Audioengine’s D1 Saved My Marriage – Nemo Memo

Audioengine’s D1 Saved My Marriage
Audioengine D1 Premium 24-bit DAC (digital-to-analog converter)
Price: $169

D1 product

My Panasonic digital television does not have a headphone port. Why have TV manufacturers removed headphone ports from our equipment? How are people supposed to use headphones now? Why are we suddenly not interested in using them?

When I stream audio/video content from Netflix, Amazon, Hulu, or the iPad/iPhone, using an AppleTV or Roku box, there needs to be a straightforward way to listen with headphones without disturbing my wife reading in the living room. Audioengine’s D1 digital-to-analog converter is the solution and marriage saver.

This little USB-powered gem connects via a digital audio optical cable (not included) from a port on the rear of my TV to an identical port on the rear of the D1. I use my iPad’s USB/AC charging plug to power the D1 from its included USB cable, because my television lacks a USB port.

D1 cables

There is a white LED on/off switch and power indicator. A volume knob on the front of the unit adjusts the audio output to analog headphones. Listening with my lightweight Skullcandy Aviator, affordable premium over-ear headphones, the digital audio output is world class. A pair of RCA speaker outputs is also on the rear of the D1, adjacent to the Optical Input.

D1 rear

The Panasonic TV’s internal speakers need to be turned off using a series of actions on its remote control unit. The company’s free phone tech support agent was extremely helpful with the initial setup of the D1 using my HDMI ports. Audioengine also provides toll-free USA phone and email support.

Panasonic speakers

Audioengine’s Setup Guide explains: Optical sources must be set to PCM Stereo. There was no such choice in the Panasonic’s menu hierarchy. The guide continues: The D1 optical input can accept optical streams from any optical (TOSLINK) source, such as TVs, Apple TV, DVD/BluRay players, CD players, etc. The D1 output can be connected to any gear with an analog audio input, such as powered speakers, a boom box, stereo system, etc. I tested D1 using analog powered speakers, with success.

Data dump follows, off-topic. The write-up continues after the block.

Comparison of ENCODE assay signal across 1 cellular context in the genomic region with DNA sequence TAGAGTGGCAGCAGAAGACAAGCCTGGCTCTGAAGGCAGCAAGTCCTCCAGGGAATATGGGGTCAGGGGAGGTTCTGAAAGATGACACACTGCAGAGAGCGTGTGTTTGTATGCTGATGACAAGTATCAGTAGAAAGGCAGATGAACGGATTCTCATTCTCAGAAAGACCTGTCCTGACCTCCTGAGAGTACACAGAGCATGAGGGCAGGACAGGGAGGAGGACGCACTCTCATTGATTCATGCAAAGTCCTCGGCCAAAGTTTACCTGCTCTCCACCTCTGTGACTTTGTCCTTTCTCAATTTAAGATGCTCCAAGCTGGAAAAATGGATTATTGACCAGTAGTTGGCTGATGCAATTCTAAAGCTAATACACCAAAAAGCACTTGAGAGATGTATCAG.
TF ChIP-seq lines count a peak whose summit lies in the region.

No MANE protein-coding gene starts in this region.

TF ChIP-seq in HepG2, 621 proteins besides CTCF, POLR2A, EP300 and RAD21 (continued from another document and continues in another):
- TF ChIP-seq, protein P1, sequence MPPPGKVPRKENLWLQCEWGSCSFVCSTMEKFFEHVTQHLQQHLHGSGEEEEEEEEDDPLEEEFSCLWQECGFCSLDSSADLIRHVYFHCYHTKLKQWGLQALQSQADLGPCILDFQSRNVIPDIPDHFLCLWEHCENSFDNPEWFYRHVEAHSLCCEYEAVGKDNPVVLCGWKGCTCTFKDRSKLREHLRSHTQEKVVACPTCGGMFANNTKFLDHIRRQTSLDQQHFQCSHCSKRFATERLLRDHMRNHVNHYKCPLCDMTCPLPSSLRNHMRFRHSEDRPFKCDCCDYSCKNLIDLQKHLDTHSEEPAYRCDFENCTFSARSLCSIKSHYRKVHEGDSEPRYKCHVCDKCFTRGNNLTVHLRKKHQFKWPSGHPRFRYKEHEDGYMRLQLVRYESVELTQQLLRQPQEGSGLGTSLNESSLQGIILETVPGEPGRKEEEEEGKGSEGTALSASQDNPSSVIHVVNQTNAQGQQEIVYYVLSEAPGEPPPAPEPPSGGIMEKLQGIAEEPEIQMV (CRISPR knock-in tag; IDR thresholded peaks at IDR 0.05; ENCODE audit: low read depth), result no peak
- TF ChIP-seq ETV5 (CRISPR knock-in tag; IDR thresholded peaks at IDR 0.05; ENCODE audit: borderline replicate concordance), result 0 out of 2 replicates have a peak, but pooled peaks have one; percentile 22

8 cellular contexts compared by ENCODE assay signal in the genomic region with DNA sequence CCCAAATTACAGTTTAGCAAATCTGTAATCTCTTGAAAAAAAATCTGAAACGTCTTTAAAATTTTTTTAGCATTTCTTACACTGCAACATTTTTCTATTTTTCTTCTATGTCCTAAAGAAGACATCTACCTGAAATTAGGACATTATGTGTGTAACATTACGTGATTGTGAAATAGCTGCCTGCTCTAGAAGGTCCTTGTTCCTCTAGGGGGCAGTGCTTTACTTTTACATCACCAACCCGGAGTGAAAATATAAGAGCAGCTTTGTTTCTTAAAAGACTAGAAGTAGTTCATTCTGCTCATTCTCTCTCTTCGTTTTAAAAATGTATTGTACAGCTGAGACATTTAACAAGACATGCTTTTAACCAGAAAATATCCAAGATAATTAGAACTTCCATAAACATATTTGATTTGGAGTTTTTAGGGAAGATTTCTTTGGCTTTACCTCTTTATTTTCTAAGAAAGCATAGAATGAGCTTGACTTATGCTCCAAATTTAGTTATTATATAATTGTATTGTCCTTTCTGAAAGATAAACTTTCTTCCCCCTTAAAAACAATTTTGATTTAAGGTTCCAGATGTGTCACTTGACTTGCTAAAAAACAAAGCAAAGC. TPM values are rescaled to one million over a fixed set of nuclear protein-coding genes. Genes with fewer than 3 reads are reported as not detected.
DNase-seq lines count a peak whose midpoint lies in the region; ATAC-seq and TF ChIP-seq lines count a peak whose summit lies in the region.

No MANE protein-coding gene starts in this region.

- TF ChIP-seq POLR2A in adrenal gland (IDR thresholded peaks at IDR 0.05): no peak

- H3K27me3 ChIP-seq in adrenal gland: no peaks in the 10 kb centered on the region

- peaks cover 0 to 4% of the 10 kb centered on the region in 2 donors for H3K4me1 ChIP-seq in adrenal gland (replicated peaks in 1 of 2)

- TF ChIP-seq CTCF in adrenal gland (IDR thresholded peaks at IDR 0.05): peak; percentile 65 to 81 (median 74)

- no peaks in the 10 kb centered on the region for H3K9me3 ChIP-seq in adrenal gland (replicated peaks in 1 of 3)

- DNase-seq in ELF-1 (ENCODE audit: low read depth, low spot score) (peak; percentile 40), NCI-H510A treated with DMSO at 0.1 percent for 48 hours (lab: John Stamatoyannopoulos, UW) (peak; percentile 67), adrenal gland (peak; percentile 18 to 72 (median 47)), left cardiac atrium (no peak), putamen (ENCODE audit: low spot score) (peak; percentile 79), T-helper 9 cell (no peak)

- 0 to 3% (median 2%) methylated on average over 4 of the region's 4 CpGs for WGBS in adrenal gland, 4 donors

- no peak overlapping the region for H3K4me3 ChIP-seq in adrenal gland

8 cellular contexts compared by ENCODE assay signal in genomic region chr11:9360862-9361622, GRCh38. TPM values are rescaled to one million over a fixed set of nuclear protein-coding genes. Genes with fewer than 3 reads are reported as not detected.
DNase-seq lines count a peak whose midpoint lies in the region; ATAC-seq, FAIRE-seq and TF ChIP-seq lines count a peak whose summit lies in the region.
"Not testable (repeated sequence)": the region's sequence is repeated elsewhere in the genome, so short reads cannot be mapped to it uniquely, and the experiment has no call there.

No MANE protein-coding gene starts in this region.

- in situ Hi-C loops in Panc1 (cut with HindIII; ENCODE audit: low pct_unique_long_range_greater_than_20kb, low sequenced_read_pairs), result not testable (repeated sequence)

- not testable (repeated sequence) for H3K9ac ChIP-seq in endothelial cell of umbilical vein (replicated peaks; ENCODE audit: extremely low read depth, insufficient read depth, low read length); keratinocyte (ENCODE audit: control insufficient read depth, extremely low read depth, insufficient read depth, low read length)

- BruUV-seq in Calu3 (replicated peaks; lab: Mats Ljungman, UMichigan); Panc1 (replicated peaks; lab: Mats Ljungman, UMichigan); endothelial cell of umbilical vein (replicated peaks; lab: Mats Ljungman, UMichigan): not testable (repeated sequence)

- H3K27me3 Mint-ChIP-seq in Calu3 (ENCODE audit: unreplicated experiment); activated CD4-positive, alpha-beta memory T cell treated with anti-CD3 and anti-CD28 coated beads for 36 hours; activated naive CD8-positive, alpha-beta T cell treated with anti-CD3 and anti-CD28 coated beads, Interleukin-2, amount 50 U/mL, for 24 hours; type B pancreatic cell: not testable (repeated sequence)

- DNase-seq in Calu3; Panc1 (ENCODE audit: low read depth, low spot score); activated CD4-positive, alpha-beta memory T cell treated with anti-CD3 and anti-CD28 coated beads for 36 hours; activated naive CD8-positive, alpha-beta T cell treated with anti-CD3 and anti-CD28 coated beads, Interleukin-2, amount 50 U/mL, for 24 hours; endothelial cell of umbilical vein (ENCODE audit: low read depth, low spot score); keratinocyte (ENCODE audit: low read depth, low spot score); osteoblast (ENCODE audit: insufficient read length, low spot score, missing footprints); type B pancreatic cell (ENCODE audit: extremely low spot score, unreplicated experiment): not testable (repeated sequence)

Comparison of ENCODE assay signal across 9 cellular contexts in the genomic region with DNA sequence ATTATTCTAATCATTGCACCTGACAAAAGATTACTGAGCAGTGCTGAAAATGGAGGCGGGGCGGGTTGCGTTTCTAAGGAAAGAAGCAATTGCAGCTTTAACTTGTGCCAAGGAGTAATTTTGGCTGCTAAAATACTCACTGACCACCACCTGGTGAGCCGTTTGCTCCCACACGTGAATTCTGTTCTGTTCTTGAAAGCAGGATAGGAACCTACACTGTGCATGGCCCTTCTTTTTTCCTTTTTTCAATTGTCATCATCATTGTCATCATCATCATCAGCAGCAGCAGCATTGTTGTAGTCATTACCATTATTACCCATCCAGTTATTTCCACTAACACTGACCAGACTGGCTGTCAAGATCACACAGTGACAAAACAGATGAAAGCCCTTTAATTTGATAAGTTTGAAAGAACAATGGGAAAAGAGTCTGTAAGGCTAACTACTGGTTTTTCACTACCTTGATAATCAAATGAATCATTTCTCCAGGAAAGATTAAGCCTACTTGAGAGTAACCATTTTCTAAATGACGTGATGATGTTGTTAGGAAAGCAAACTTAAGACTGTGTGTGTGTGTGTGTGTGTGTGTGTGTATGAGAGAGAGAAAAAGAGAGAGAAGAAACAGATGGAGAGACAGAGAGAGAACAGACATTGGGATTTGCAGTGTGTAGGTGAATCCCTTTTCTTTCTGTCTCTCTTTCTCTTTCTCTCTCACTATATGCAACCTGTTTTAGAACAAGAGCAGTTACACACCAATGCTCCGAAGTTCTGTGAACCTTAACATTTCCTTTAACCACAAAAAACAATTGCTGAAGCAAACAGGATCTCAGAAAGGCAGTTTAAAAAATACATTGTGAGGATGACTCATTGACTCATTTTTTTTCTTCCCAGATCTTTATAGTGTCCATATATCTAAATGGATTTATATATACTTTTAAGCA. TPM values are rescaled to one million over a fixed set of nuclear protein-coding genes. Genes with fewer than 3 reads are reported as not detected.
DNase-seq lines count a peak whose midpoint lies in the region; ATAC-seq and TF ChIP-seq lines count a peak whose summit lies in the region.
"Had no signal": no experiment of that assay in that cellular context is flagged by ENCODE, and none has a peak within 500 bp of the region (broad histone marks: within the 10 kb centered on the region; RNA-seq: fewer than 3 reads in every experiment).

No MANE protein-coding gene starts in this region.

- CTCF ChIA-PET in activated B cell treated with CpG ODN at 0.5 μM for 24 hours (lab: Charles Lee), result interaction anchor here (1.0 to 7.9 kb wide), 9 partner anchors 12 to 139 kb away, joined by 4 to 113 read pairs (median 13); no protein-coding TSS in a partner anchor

Reminder: Turn on your TV’s internal speakers when you are not using D1, or else you will be in hot water with your other family members!

The company guarantees your music will sound better, and the results are remarkable. Audio is crisp, immersive, and full-spectrum, beyond any prior sonic experience MyMac has evaluated. Digital sound processing can introduce minor quirks that won’t affect normal listening. A 30-day trial is available, with free shipping.

I have three warnings and one bonus. The first is: D1’s headphone output is extremely powerful, so set it low and turn it up gradually until you achieve a comfortable listening level without causing ear or brain damage. The second warning is: Digital-to-analog-conversion brings to life the best and worst of the source audio, because you hear so much more. Good recordings sound great, and bad recordings don’t. Third warning is: You will find more opportunities to use your headphones for video and audio streaming, allowing you to maintain a considerate relationship with your spouse or other housemates thanks to the splendid Audioengine D1 Premium 24-bit DAC.

Bonus: The digital sound source can connect to an AppleTV both with and without the television signal, meaning you an use the HDMI input to transmit digital audio from an iPhone or iPad via AirPlay for pure listening with the Music, Pandora, and RDIO apps, as examples.

Skullcandy LINK

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About John Nemerovski

John "Nemo" Nemerovski is MyMac's Reviews Editor. He is a private and small group personal technology tutor in Tucson, Arizona, USA, with an emphasis on iPad and iPhone training, plus basic computing, digital photography, and Photoshop. Nemo is an accomplished music instructor on keyboard and guitar, and an expert artisan bread baker. If you are interested in writing reviews or requesting a product review on MyMac, contact him: nemo [ a t ] mymac [ d o t ] c o m.

4 thoughts on “Audioengine’s D1 Saved My Marriage – Nemo Memo

  1. I have to agree John, the lack of an audio jack for headphones is a royal pain. But $169 to solve the problem seems a bit extreme. If this is your only choice, then maybe that is worth it. But both my digital sets have left/right RCA audio outputs on them. Those plug into a my wireless headphones which costs about $50. Since it is TV audio, I’m not so worried about quality, since I would not be using $500 headphones anyway.

    I also note that the analog audio out on both my TVs is on even when the internal speaker audio is “muted” by the TV, so it was easy to mute the TV when using the analog audio outputs for headphones, and luck for me, when the set is turned off and back on later, the mute is returned to normal.

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